Spending public funds effectively: how to free up funds to make ‘Ghana beyond Aid’ a reality?

Tween Talk with Eugenia Tachie Menson: Ghana’s Month

Ghana ranked 73rd out of 180 countries in the 2021 Corruption Perception Index (CPI) released earlier this year by Transparency International. Ghana’s score is unchanged from the 2020 index, suggesting that little has changed over the past year. In light of this lack of progress, any indication that government is looking to intensify scrutiny of public procurement contracts should be welcomed.

So, we were pleased to see the dailies reporting, back in December, that the Office of the Special Prosecutor (OSP) intends to conduct risk assessments of all major public contracts from January this year “as one of the key strategies to deal with and prevent corruption in the country”. (While this raises questions about jurisdictional overlaps with the Public Procurement Authority (PPA), any such issues can be ironed by the two statutory bodies.)

That the OSP is focusing on ‘major public contracts’ should come as no surprise. It is well-documented, across the world, that public procurement is frequently ridden with mismanagement, and even corruption. According to a recent World Bank blog titled: ‘The hidden US$1 trillion: Halting waste in public procurement’, US$ 1 trillion is wasted each year globally in inefficient and shortsighted procurement practices. Ghana has been no exception. The passing of the Public Procurement Act, Act 663 of 2003 (as amended), was intended to promote transparency and value for money by providing an effective and efficient institutional framework for the country’s public procurement goals.

An example of the sort of critical interventions that can protect the public purse is the use of Value For Money (VFM) audits to assess single-sourced civil works contracts before the government signs them. Such audits aim to identify potential financial savings and improve the contract terms and conditions for the government.

A good VFM audit should offer 4 key benefits to government. First, it will provide the government with clarity on the capability (financial and human) and experience of the contractor, as well as make recommendations to mitigate risks associated with the conditions and commercial terms of the contract. Second, it will also advise government on how well the contractor’s proposal meets government’s requirements. Third, it will make recommendations around risk mitigation, both in relation to any gaps identified in the contractor’s proposal, and in the conditions and commercial terms of the contract. Finally, it will advise on whether the contract price, factoring in the whole life cost where applicable, is in line with fair market pricing.

For over 20 years, Crown Agents Ghana Ltd. has been supporting the Government of Ghana with this type of quality VFM auditing service. In that period, we have assessed over 150 public infrastructure procurement contracts on behalf of government, helping Ghana realise savings of over US$ 350million. We are therefore privileged to have a unique view of the public procurement process in Ghana, seeing significant opportunities of yet unrealised potential.

While Act 663 has arguably been largely successful in providing some of the necessary institutional framework for public procurement in Ghana, media reports in the recent past have indicated that loopholes still exist. One area that could generate even greater savings is contract administration for high-value public sector capital contracts; some of the country’s public procurement contracts still generate tens of millions of dollars in penalties and other unbudgeted costs.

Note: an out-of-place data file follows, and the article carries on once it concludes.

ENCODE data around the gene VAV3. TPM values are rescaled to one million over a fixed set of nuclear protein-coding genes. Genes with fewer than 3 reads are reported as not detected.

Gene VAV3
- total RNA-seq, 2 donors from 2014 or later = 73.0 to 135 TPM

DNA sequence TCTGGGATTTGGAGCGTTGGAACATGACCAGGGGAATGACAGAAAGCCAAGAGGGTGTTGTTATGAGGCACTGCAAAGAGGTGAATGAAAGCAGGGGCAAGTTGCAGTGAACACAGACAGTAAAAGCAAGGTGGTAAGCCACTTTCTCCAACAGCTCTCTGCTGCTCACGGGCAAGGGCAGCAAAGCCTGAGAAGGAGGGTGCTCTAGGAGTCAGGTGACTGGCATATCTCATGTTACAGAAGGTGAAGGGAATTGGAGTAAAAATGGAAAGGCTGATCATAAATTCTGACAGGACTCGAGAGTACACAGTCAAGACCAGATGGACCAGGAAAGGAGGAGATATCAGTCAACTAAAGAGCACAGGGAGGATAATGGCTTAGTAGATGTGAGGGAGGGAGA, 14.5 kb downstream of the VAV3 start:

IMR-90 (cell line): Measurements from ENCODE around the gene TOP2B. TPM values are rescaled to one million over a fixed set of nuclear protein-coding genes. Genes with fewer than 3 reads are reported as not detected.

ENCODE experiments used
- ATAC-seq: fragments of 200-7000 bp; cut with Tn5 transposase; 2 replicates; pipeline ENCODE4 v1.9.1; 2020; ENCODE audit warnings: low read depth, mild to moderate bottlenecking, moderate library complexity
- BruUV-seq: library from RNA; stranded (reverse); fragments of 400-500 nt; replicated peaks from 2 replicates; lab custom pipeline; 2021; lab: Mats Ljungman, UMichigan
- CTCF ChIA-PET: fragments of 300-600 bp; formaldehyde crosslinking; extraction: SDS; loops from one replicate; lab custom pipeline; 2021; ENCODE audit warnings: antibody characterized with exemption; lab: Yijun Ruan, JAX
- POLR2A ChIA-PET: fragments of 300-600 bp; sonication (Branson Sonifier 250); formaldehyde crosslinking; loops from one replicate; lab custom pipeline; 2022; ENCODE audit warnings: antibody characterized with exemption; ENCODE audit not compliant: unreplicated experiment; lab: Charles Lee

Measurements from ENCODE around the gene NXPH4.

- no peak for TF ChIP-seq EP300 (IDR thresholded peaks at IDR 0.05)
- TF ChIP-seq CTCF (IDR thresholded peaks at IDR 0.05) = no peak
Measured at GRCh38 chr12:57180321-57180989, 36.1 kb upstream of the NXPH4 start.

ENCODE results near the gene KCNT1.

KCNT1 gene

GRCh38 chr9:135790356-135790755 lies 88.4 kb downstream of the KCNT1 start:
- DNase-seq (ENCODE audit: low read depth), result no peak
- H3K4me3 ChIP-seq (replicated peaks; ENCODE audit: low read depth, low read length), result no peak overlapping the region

These costs to government may arise when there are post-contract variations such as changes to the design or scope of works, poor pre-contract stakeholder consultations, changes to the location or site of a project or even delayed payments to the contractor. This is a waste of public resources.

The recent debates about the e-levy on mobile money transactions highlight the challenge in raising revenue, but the other side of the equation is that public expenditure needs to be well-managed, a fact acknowledged in the government’s recently announced mitigation measures. Beyond the measures announced, however, any wastage also needs to be controlled, because public money is scarce and the demands on it are significant: every cedi counts.

From our past involvement in the Ghana Complementary Basic Education programme, we know what the US$ 350 million we have helped the government to save can do – it is a sum equivalent to providing quality education for over 2.1 million out-of-school children in Ghana for a year. It is also a sum that will finance the purchase of over 1,750 new ambulances; it is a sum that will cover the cost of training over 7,000 new doctors. It is a sum that Ghana cannot afford to lose.

It is for this reason that a more intense focus on Ghana’s public procurement process, particularly on the management of infrastructure contracts, is the right step forward, given its potential to generate substantive savings for the public purse. These can then be redirected toward other areas of public service delivery, ultimately ensuring the best quality of life possible for the citizens of Ghana.

About The Author:

The author is the Country Director for Crown Agents in Ghana where he leads the company’s activities in the country. Crown Agents is an international development company that helps governments deliver services more efficiently to their citizens.

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